My husband also has his own hobbies, such as sports and video games, that afford me a lot of time to focus on my writing. But one of the awesome things about his hobbies and my writing style is that we can still get “together” time if, for example, he is on the couch playing Destiny with his headphones on to chat with other players and I am right next to him typing away on the laptop with Pandora playing on my own headphones.

(Don’t ask me how writers with kids do it. They are the real heroes.)

Who is your literary hero or heroine?

Sauscony Valdoria, one of the major protagonists in Catherine Asaro’s Skolian Empire series. She is a fierce, intelligent space fighter pilot who also happens to be a wife and mother. Neither of the latter traits in any way diminishes her capacity to be a completely badass warrior. She is easily part of the inspiration for my own protagonists as well as an inspiration in my own life.

If you were stuck on a deserted island with three books, which ones would they be?

I’m totally going to cheat here and give you series instead:
-Catherine Asaro’s Skolian Empire series
-Mercedes Lackey’s Heralds of Valdemar series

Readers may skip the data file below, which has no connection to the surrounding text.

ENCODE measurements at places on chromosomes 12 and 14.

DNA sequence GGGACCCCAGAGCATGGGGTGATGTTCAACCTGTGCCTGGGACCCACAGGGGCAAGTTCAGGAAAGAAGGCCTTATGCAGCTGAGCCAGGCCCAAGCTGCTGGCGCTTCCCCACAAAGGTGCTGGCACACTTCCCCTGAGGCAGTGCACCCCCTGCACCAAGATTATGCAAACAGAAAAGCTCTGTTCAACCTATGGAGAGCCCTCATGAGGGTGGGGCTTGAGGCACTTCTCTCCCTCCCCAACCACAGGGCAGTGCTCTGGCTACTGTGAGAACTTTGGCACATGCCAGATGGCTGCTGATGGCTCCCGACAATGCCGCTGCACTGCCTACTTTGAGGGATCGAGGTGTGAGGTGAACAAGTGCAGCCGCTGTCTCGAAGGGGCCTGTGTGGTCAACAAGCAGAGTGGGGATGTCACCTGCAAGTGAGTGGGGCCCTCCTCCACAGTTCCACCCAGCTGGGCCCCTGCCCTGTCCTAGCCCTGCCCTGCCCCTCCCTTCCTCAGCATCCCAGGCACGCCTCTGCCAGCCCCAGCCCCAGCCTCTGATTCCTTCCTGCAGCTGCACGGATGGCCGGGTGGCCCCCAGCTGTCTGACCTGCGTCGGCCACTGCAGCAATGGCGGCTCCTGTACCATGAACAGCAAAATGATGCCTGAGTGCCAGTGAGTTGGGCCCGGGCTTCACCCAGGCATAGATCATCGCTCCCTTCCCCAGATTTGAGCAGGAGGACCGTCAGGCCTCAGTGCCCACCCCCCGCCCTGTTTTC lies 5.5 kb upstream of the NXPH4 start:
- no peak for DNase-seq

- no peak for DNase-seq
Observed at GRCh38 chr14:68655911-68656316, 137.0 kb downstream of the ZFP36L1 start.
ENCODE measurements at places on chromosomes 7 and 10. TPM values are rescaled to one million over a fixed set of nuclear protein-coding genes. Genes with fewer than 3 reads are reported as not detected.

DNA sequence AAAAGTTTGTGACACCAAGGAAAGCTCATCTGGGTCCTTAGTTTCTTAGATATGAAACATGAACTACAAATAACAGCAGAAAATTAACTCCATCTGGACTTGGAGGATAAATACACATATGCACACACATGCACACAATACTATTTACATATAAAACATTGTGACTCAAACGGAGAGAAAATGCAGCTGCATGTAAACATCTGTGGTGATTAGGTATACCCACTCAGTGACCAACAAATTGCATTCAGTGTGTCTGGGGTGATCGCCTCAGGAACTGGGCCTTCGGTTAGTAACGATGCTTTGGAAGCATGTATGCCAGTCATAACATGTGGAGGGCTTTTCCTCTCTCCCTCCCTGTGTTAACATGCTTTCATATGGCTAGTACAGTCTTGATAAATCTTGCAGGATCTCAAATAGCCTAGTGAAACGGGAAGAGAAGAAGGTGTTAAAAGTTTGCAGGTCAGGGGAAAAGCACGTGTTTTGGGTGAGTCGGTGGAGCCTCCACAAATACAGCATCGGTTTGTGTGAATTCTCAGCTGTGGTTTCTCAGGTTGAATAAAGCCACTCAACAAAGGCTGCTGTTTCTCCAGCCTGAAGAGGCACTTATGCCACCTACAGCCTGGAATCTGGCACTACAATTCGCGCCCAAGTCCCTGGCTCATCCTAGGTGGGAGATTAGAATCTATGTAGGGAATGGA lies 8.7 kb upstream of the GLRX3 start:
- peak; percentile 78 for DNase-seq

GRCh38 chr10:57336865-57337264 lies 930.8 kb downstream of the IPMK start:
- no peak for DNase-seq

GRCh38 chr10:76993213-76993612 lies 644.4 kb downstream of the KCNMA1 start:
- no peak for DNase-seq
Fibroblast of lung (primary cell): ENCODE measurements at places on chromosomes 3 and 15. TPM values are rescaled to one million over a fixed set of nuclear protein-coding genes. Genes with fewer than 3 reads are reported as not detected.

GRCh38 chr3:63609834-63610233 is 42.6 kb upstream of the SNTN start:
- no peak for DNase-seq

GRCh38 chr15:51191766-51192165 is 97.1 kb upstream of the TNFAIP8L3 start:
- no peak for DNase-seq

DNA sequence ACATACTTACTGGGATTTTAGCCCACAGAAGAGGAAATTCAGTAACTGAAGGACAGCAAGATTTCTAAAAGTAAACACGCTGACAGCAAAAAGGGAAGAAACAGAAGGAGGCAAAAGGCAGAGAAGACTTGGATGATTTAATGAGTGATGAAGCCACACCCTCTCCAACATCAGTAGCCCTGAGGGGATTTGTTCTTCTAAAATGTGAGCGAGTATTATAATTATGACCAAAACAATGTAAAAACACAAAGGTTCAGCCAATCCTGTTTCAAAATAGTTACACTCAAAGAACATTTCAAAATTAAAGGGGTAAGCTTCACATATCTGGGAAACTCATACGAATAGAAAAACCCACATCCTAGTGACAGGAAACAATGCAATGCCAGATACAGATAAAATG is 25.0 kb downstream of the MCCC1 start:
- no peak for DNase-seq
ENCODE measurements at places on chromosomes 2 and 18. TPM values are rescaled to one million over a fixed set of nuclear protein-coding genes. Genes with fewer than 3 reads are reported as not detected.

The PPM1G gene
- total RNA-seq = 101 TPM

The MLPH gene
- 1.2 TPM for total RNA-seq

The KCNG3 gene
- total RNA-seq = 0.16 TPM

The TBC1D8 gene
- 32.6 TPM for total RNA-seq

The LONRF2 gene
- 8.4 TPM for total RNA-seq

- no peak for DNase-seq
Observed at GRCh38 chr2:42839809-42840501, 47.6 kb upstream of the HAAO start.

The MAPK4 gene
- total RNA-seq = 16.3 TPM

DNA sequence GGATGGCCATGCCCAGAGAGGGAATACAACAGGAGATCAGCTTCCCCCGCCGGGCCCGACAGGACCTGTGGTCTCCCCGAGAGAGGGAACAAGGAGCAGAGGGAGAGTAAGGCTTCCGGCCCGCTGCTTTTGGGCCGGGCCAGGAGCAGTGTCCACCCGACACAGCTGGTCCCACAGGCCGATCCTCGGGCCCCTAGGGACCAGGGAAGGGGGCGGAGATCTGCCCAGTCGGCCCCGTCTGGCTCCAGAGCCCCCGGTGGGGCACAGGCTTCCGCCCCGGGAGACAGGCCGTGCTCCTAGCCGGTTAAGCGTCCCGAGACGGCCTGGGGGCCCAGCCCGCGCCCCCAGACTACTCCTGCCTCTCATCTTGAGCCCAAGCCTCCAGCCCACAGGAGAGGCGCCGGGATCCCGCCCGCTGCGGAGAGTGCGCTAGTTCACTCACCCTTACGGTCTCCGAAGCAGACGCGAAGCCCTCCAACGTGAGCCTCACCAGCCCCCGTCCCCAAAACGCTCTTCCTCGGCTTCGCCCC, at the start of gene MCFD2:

-Ilona Andrews’ Kate Daniels series

If you could hang out with one author, living or dead, for an entire day, who would it be and what would you do?

Oscar Wilde. We would enjoy a leisurely brunch and chat about life and writing over mimosas, spend a quiet afternoon writing and bouncing ideas off of each other, and then spend the evening partying like mad. This plan can easily be executed in either his time period or my own!

Do you have any advice for beginning writers?

Your only competition is yourself. At the same time, it’s not really a competition at all. Have faith in yourself and stay true to yourself in both your writing and during forays into the crazy publishing world. Everything is changing so quickly these days, so remember that there are very few hard and fast right or wrong answers. Listen to all the advice you can, but always do what feels right for you.

STEEL VICTORY releases June 26th and is available for pre-order.

By day, J. L. Gribble is a professional medical editor. By night, she does freelance fiction editing in all genres, along with reading, playing video games, and occasionally even writing.

Previously, Gribble studied English at St. Mary’s College of Maryland. She received her Master’s degree in Writing Popular Fiction from Seton Hill University in Greensburg, Pennsylvania, and Steel Victory was her thesis novel for the program. This is her debut novel.

She lives in Ellicott City, Maryland, with her husband and three vocal Siamese cats. Find her online (, on Facebook (, and on Twitter and Instagram (@hannaedits). She is currently working on more tales set in the world of Limani.